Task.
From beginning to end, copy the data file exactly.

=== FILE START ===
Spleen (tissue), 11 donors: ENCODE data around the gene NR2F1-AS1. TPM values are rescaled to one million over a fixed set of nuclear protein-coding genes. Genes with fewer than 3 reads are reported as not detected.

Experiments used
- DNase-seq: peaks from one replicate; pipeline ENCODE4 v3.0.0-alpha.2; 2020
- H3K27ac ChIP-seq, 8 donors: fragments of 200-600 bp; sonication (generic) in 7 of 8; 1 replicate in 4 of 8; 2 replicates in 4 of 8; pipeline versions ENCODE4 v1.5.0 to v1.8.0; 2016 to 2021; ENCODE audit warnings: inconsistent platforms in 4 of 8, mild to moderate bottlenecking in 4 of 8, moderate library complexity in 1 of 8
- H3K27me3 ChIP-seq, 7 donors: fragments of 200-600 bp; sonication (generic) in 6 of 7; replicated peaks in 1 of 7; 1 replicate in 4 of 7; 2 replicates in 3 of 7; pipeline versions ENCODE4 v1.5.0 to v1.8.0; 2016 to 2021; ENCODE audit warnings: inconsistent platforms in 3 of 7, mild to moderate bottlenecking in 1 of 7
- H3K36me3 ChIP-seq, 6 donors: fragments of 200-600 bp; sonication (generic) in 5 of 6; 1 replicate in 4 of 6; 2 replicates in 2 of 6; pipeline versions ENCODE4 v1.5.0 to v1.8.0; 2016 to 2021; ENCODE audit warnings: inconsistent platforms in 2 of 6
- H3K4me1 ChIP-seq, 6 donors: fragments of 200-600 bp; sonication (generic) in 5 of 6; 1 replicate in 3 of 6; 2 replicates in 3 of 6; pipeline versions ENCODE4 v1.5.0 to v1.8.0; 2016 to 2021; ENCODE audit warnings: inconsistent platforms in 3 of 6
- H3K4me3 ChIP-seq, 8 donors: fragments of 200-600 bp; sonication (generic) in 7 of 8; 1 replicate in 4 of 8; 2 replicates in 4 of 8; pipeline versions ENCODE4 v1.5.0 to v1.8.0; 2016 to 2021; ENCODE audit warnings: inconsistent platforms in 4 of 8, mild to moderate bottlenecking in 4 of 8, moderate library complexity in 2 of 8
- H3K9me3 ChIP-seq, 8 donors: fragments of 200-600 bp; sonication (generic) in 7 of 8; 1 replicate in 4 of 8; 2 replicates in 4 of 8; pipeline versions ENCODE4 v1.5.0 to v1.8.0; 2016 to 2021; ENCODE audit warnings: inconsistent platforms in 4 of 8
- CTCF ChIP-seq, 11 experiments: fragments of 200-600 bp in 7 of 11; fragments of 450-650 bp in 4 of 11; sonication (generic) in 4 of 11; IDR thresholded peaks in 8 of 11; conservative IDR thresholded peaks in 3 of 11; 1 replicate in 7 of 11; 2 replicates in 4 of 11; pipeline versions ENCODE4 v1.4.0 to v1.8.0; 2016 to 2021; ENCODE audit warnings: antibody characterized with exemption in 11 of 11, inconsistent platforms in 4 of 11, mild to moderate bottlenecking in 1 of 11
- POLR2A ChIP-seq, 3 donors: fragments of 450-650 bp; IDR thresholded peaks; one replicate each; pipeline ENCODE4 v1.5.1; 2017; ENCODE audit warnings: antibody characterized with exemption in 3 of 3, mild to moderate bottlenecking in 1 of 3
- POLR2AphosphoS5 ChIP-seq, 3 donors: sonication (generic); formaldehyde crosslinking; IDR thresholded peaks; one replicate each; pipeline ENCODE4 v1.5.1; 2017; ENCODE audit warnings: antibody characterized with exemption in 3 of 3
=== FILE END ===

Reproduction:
Spleen (tissue), 11 donors: ENCODE data around the gene NR2F1-AS1. TPM values are rescaled to one million over a fixed set of nuclear protein-coding genes. Genes with fewer than 3 reads are reported as not detected.

Experiments used
- DNase-seq: peaks from one replicate; pipeline ENCODE4 v3.0.0-alpha.2; 2020
- H3K27ac ChIP-seq, 8 donors: fragments of 200-600 bp; sonication (generic) in 7 of 8; 1 replicate in 4 of 8; 2 replicates in 4 of 8; pipeline versions ENCODE4 v1.5.0 to v1.8.0; 2016 to 2021; ENCODE audit warnings: inconsistent platforms in 4 of 8, mild to moderate bottlenecking in 4 of 8, moderate library complexity in 1 of 8
- H3K27me3 ChIP-seq, 7 donors: fragments of 200-600 bp; sonication (generic) in 6 of 7; replicated peaks in 1 of 7; 1 replicate in 4 of 7; 2 replicates in 3 of 7; pipeline versions ENCODE4 v1.5.0 to v1.8.0; 2016 to 2021; ENCODE audit warnings: inconsistent platforms in 3 of 7, mild to moderate bottlenecking in 1 of 7
- H3K36me3 ChIP-seq, 6 donors: fragments of 200-600 bp; sonication (generic) in 5 of 6; 1 replicate in 4 of 6; 2 replicates in 2 of 6; pipeline versions ENCODE4 v1.5.0 to v1.8.0; 2016 to 2021; ENCODE audit warnings: inconsistent platforms in 2 of 6
- H3K4me1 ChIP-seq, 6 donors: fragments of 200-600 bp; sonication (generic) in 5 of 6; 1 replicate in 3 of 6; 2 replicates in 3 of 6; pipeline versions ENCODE4 v1.5.0 to v1.8.0; 2016 to 2021; ENCODE audit warnings: inconsistent platforms in 3 of 6
- H3K4me3 ChIP-seq, 8 donors: fragments of 200-600 bp; sonication (generic) in 7 of 8; 1 replicate in 4 of 8; 2 replicates in 4 of 8; pipeline versions ENCODE4 v1.5.0 to v1.8.0; 2016 to 2021; ENCODE audit warnings: inconsistent platforms in 4 of 8, mild to moderate bottlenecking in 4 of 8, moderate library complexity in 2 of 8
- H3K9me3 ChIP-seq, 8 donors: fragments of 200-600 bp; sonication (generic) in 7 of 8; 1 replicate in 4 of 8; 2 replicates in 4 of 8; pipeline versions ENCODE4 v1.5.0 to v1.8.0; 2016 to 2021; ENCODE audit warnings: inconsistent platforms in 4 of 8
- CTCF ChIP-seq, 11 experiments: fragments of 200-600 bp in 7 of 11; fragments of 450-650 bp in 4 of 11; sonication (generic) in 4 of 11; IDR thresholded peaks in 8 of 11; conservative IDR thresholded peaks in 3 of 11; 1 replicate in 7 of 11; 2 replicates in 4 of 11; pipeline versions ENCODE4 v1.4.0 to v1.8.0; 2016 to 2021; ENCODE audit warnings: antibody characterized with exemption in 11 of 11, inconsistent platforms in 4 of 11, mild to moderate bottlenecking in 1 of 11
- POLR2A ChIP-seq, 3 donors: fragments of 450-650 bp; IDR thresholded peaks; one replicate each; pipeline ENCODE4 v1.5.1; 2017; ENCODE audit warnings: antibody characterized with exemption in 3 of 3, mild to moderate bottlenecking in 1 of 3
- POLR2AphosphoS5 ChIP-seq, 3 donors: sonication (generic); formaldehyde crosslinking; IDR thresholded peaks; one replicate each; pipeline ENCODE4 v1.5.1; 2017; ENCODE audit warnings: antibody characterized with exemption in 3 of 3